Last week Amy Cheong’s Facebook rant against Malay void deck weddings sparked an outrage amongst Singaporeans. She was swiftly fired from her position of Assistant Director by the National Trade Union Congress (NTUC), and a police report was lodged. The righteous (self-righteous?) indignation of many Singaporeans continued to rage online even after Ms. Cheong issued apologies on various social media platforms. Some described the whole episode as a witch hunt – they weren’t far off the mark.

Then it emerged that Ms. Cheong was not a Singaporean citizen after all, but a Permanent Resident with Australian citizenship. Suddenly the issue became, once again, one of local versus foreigner. What can be done to educate immigrants about Singapore’s multi-racial, multi-religious society? How can we teach these foreigners the respect that they should have?

Of course, the assumption that comes with these questions is one of Singaporeans somehow knowing better. It’s a deeply-held belief that since the racial riots of the 1960s, Singaporeans have learnt their lesson and morphed into respectful, understanding, cosmopolitan non-racists, and that the few bad apples amongst us are aberrations rather than indications of systemic racialism in our nation.

But how true is that, really?

If you really think about it, Singapore is a nation preoccupied with racial lines. From the insistence upon listing race on our identification cards (we’re so attached to the system that we’d rather have parents choose to double-barrel their children’s races rather than get rid of the practice altogether) to the way we hold the racial riots up as a bogeyman to scare schoolchildren into embracing “racial harmony,” much of Singapore’s structure is built upon race-tinted values and beliefs.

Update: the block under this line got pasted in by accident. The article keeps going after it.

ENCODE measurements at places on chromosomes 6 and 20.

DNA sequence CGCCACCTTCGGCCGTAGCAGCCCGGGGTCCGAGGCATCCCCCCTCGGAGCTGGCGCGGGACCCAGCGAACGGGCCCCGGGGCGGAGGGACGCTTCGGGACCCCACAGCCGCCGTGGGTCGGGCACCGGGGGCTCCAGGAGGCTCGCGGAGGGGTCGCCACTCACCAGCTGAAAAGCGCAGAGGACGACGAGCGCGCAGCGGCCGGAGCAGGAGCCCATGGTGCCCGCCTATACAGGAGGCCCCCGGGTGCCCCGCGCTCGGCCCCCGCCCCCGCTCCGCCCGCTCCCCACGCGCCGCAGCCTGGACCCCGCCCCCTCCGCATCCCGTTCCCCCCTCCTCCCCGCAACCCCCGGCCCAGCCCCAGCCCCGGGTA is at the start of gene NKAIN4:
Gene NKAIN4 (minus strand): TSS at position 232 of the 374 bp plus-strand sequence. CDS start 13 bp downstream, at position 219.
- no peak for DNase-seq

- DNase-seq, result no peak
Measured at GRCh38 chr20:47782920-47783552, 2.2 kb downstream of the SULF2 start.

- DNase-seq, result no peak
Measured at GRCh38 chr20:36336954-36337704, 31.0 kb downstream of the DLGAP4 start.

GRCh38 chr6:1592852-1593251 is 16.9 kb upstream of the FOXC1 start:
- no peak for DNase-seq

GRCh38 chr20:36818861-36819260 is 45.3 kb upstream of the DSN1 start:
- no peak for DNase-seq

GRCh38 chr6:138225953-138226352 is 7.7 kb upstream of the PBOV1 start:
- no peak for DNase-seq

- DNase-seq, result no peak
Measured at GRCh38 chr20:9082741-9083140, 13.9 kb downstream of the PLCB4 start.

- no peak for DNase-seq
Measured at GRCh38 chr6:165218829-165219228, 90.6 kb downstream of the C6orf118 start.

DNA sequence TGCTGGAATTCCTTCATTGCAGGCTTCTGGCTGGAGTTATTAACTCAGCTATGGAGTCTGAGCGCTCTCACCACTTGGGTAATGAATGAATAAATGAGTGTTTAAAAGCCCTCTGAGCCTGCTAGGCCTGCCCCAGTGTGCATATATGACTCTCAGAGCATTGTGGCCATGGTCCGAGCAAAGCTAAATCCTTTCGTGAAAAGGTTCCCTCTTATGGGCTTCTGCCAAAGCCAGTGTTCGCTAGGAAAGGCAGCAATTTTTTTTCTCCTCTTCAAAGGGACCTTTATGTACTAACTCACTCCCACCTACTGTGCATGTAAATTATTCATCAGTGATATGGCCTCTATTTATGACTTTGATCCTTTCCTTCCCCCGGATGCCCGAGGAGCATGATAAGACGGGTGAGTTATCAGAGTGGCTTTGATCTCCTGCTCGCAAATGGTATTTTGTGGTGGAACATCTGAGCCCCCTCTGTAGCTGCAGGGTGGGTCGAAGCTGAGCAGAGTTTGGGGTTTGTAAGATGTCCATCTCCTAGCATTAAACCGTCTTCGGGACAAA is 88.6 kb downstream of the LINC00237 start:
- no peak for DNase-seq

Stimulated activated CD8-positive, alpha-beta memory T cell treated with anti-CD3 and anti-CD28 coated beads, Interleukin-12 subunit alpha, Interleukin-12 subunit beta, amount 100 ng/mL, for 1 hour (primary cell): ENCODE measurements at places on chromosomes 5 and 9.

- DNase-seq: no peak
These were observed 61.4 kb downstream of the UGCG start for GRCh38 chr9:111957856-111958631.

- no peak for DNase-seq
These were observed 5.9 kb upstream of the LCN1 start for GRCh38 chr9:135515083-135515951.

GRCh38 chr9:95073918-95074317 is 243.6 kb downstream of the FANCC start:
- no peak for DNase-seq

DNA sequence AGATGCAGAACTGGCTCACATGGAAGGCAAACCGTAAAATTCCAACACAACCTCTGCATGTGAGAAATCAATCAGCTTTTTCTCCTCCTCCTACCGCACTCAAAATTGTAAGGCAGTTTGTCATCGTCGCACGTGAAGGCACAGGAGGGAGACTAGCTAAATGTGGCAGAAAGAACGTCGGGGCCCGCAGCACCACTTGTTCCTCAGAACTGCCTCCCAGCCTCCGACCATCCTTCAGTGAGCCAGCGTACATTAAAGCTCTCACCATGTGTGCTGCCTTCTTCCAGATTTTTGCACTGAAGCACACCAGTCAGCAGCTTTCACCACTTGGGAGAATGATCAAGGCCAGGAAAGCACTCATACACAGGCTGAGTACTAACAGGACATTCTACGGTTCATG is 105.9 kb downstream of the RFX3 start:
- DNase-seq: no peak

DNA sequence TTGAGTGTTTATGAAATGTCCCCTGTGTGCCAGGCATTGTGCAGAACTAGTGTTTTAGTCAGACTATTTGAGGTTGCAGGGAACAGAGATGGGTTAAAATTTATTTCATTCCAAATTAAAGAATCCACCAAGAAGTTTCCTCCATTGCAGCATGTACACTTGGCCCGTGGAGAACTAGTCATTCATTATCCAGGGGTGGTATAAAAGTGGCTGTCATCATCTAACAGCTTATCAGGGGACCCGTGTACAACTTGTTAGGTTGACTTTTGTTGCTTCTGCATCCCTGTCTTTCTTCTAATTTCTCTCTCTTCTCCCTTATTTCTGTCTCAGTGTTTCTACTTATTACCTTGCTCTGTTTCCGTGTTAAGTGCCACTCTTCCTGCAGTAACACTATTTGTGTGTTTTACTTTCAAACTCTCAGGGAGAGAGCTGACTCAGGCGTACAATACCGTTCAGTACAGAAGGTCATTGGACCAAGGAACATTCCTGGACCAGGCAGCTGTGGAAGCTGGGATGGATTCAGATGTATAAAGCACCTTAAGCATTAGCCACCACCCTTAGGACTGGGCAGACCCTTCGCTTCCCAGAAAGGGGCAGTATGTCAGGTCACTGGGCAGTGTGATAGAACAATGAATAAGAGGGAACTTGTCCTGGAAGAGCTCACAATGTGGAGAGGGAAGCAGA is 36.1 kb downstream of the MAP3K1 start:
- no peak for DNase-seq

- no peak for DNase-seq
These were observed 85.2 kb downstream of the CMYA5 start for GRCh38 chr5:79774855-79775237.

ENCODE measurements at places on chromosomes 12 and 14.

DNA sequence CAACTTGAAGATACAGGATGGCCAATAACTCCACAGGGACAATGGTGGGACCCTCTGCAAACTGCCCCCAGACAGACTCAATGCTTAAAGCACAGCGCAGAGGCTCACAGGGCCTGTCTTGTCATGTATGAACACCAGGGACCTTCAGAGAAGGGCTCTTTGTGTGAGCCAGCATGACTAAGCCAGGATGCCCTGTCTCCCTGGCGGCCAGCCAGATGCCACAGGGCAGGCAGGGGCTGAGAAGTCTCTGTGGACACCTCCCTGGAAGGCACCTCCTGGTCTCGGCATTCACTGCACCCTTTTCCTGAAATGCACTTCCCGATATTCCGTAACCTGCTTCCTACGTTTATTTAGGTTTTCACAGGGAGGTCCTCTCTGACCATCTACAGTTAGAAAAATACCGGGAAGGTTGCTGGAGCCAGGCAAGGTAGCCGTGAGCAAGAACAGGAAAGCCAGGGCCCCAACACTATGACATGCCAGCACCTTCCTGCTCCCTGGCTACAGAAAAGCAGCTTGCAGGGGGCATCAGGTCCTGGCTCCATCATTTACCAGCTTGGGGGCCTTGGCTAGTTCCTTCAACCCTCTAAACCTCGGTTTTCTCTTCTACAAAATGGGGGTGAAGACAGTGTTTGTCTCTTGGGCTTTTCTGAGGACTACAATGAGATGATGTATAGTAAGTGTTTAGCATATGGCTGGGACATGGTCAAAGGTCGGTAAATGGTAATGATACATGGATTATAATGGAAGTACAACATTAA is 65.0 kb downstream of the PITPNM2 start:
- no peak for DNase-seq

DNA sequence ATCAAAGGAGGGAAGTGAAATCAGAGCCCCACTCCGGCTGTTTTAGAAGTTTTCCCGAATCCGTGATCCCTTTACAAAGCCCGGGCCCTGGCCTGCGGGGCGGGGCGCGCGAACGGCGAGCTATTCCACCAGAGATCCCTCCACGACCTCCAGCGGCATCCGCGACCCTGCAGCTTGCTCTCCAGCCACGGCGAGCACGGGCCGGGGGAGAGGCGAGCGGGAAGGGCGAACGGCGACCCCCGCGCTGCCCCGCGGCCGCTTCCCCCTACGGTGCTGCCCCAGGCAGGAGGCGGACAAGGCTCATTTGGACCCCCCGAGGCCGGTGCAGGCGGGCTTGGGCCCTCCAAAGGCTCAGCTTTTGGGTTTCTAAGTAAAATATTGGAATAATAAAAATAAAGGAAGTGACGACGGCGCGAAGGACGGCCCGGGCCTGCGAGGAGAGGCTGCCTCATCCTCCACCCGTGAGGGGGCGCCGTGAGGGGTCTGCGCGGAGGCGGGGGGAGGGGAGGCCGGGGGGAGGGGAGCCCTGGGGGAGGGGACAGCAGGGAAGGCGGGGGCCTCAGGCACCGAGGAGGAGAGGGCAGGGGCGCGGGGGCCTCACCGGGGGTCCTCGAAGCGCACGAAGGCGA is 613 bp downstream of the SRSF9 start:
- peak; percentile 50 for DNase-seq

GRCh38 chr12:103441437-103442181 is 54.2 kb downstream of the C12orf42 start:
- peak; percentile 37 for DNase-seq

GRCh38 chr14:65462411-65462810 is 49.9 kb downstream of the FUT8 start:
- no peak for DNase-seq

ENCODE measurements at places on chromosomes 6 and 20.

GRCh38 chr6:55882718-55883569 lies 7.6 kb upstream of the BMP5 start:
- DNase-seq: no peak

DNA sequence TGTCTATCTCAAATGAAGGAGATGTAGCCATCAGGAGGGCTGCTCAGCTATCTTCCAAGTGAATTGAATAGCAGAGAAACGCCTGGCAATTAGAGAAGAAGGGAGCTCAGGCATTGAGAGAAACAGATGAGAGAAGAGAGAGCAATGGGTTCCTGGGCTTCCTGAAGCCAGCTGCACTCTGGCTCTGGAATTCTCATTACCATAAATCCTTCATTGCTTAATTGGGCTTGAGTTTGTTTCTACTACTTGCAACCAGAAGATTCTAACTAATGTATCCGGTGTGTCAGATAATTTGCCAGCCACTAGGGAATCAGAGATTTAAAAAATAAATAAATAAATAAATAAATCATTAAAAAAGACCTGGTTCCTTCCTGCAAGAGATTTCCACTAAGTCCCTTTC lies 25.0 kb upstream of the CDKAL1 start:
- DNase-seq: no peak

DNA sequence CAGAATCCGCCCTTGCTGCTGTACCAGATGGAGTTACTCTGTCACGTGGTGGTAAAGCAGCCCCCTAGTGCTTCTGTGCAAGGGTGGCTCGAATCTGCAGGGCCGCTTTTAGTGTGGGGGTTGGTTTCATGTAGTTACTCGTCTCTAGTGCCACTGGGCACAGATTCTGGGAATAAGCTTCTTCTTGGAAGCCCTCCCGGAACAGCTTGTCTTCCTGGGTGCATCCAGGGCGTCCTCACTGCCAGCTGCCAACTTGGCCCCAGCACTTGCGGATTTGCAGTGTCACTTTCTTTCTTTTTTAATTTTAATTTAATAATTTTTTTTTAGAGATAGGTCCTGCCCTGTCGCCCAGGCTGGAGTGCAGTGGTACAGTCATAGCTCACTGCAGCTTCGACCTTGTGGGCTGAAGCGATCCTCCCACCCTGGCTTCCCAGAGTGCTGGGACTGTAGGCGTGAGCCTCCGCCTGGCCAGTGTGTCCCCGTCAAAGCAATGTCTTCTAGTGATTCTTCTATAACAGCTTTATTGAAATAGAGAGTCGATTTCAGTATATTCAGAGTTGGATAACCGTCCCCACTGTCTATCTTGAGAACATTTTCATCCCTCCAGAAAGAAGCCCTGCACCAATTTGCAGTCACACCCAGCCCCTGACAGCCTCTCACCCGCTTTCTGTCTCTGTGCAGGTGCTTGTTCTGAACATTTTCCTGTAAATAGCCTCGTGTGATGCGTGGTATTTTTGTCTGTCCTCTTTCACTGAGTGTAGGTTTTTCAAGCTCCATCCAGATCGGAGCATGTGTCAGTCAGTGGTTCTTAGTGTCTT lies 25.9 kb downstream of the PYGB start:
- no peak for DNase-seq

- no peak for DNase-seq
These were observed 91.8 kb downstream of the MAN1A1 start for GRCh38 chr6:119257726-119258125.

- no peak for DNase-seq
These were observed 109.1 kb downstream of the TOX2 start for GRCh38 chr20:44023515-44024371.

Unfortunately, the existence of laws like the Sedition Act have done well in ensuring that issues surrounding race and religion remain taboo in Singaporean society, lest we be reported to the authorities and charged. Although this has for the most part been justified as a way to keep the (apparently) tenuous peace between the races, the restrictions have also served to silence any mature discussion surrounding race and culture.

This can also be clearly seen in the recent banning of the film Sex.Violence.FamilyValues. Although it originally received an M18 rating, a last-minute panel chose to ban the film due to racial content, because of a character who made fun of Indians. However, the makers emphasised that the film had been satirical.

The banning of a film just because of certain scenes (which had been meant satirically) once more highlights the authorities’ uptight, stuffy attitude towards anything remotely related to race or religion in our society. But if these issues are not allowed to be given voice and space in public discourse, how will we then be able to challenge, discuss and evaluate systematic racism in our country?

Due to our unwillingness to see the official rhetoric of “racial harmony” for what it really is – hollow words masking a stifling of public discourse – we continue to fool ourselves into thinking that Singaporeans are enlightened, accepting global citizens, much more “respectful” of difference than foreigners like Ms. Cheong. We then worry about the lack of avenues to “educate the foreigners,” forgetting about the fact that for the most part we have neglected to educate ourselves.

The reaction to Ms. Cheong being Australian appeared to come with a sense of relief: “Thank goodness, she’s a foreigner! Singaporeans aren’t racist after all!” But the sad truth is that even if we don’t manifest our racism in violent or hurtful ways, Singaporean society has been highly racialised, with or without the foreigners on our shores. The effort to change this is up not to the authorities (through lodging police reports every time someone says something bigoted) or immigrants (through programmes to get them to integrate), but to ourselves.